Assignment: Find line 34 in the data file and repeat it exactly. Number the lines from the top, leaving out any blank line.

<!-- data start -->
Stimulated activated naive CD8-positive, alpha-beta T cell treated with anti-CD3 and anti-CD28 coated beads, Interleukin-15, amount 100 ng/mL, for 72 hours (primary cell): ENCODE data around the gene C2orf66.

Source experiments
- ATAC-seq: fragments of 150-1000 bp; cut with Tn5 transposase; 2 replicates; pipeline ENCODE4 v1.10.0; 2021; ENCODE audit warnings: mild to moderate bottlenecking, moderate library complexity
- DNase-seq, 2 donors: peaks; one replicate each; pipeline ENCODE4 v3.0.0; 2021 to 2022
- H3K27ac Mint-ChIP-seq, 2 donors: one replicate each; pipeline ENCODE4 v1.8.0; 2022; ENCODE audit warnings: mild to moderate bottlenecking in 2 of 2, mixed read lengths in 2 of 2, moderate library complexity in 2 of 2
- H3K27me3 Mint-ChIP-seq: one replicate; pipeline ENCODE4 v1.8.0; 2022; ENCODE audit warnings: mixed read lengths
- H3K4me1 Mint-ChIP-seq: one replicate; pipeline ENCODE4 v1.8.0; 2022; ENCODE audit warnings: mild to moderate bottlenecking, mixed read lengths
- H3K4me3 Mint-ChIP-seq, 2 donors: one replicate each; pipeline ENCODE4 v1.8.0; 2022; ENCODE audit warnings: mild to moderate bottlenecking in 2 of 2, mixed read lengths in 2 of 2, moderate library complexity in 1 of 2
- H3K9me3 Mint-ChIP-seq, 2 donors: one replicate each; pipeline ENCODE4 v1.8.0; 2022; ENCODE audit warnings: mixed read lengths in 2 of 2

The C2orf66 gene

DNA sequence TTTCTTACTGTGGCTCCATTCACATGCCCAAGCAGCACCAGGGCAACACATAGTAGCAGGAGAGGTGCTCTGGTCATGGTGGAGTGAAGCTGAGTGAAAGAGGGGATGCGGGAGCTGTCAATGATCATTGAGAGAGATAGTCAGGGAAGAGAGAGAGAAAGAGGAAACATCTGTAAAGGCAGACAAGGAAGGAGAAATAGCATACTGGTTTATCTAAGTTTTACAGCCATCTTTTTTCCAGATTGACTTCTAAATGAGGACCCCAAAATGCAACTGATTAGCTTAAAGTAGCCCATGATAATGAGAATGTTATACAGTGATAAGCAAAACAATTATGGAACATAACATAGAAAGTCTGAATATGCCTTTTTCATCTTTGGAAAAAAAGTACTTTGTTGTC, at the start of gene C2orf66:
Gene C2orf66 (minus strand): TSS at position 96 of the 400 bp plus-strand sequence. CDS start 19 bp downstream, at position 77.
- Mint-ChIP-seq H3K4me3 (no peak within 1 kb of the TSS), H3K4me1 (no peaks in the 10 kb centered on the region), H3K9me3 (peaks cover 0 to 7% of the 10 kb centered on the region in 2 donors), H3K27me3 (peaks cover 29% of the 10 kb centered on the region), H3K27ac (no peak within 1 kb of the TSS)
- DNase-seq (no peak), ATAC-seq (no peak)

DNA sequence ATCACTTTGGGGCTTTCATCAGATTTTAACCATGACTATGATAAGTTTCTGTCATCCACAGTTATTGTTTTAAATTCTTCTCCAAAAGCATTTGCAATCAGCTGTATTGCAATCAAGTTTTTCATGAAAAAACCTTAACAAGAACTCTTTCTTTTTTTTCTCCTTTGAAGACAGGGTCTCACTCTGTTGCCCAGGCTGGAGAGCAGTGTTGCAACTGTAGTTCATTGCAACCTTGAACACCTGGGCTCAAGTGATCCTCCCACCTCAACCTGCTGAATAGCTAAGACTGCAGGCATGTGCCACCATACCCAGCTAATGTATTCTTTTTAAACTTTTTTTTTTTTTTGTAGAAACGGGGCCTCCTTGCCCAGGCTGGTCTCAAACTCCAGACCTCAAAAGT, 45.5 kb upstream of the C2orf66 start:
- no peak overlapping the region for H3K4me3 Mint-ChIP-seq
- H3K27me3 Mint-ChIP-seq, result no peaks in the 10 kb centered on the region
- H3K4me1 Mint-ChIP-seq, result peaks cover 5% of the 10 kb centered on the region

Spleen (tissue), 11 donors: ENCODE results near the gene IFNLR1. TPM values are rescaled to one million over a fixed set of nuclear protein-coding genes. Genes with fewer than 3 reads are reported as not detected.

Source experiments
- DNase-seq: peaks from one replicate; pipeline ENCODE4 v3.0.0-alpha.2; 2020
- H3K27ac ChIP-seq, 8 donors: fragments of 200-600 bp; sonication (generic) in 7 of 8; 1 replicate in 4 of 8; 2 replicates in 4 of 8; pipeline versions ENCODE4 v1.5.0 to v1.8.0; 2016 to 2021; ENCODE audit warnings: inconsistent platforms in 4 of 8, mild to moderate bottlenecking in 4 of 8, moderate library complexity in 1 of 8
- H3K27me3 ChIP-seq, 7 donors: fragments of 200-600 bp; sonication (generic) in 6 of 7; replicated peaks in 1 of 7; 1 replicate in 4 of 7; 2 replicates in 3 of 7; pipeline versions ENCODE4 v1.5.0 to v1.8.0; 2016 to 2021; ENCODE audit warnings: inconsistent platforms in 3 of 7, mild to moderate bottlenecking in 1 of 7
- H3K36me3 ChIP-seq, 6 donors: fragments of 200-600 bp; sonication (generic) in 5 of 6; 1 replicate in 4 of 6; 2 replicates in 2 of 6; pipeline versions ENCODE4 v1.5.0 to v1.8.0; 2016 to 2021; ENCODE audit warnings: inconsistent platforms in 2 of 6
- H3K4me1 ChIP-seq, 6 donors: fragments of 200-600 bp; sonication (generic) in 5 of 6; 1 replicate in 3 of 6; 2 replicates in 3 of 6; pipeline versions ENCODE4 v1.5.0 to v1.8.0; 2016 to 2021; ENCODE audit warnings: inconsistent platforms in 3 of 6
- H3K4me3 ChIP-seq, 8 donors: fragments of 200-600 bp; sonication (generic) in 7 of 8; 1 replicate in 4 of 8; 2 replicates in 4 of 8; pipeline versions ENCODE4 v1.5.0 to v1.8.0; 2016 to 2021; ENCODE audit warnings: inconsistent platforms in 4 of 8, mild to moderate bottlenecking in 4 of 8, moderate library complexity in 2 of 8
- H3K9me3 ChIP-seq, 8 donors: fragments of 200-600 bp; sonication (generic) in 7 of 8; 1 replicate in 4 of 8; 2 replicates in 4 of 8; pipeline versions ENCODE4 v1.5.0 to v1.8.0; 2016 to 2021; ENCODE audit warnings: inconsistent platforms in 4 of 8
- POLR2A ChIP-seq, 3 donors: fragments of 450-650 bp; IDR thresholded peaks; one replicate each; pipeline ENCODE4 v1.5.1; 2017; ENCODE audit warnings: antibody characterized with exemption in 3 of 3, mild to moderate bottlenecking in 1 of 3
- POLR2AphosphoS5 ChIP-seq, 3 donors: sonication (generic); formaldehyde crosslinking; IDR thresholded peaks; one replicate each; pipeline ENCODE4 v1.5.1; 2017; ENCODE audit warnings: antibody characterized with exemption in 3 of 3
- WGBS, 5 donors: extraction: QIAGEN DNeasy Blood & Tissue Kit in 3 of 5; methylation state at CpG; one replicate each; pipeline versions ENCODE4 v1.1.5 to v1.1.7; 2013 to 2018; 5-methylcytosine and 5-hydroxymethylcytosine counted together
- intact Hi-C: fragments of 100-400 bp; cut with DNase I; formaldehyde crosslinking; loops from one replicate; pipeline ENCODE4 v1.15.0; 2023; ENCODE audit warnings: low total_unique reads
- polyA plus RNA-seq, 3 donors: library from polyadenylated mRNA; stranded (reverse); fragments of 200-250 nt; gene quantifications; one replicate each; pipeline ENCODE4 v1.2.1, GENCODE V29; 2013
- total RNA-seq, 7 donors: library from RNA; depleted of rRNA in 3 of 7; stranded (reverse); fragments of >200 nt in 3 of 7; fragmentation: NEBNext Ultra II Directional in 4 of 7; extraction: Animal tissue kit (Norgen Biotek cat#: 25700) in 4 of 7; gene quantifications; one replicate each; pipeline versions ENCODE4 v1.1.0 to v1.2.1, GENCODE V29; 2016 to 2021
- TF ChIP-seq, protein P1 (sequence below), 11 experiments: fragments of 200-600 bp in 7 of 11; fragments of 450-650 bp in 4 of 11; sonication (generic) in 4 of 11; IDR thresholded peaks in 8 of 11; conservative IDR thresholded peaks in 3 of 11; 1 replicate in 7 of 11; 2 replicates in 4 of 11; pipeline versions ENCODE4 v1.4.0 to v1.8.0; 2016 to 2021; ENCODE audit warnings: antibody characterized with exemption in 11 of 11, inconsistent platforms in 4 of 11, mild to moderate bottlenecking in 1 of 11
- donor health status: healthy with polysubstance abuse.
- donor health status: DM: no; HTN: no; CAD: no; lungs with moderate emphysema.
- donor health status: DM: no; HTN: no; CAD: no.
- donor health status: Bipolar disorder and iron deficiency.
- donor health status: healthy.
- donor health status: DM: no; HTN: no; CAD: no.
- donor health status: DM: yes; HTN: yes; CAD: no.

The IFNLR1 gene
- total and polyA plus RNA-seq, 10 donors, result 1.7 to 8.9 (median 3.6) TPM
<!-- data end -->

- TF ChIP-seq, protein P1 (sequence below), 11 experiments: fragments of 200-600 bp in 7 of 11; fragments of 450-650 bp in 4 of 11; sonication (generic) in 4 of 11; IDR thresholded peaks in 8 of 11; conservative IDR thresholded peaks in 3 of 11; 1 replicate in 7 of 11; 2 replicates in 4 of 11; pipeline versions ENCODE4 v1.4.0 to v1.8.0; 2016 to 2021; ENCODE audit warnings: antibody characterized with exemption in 11 of 11, inconsistent platforms in 4 of 11, mild to moderate bottlenecking in 1 of 11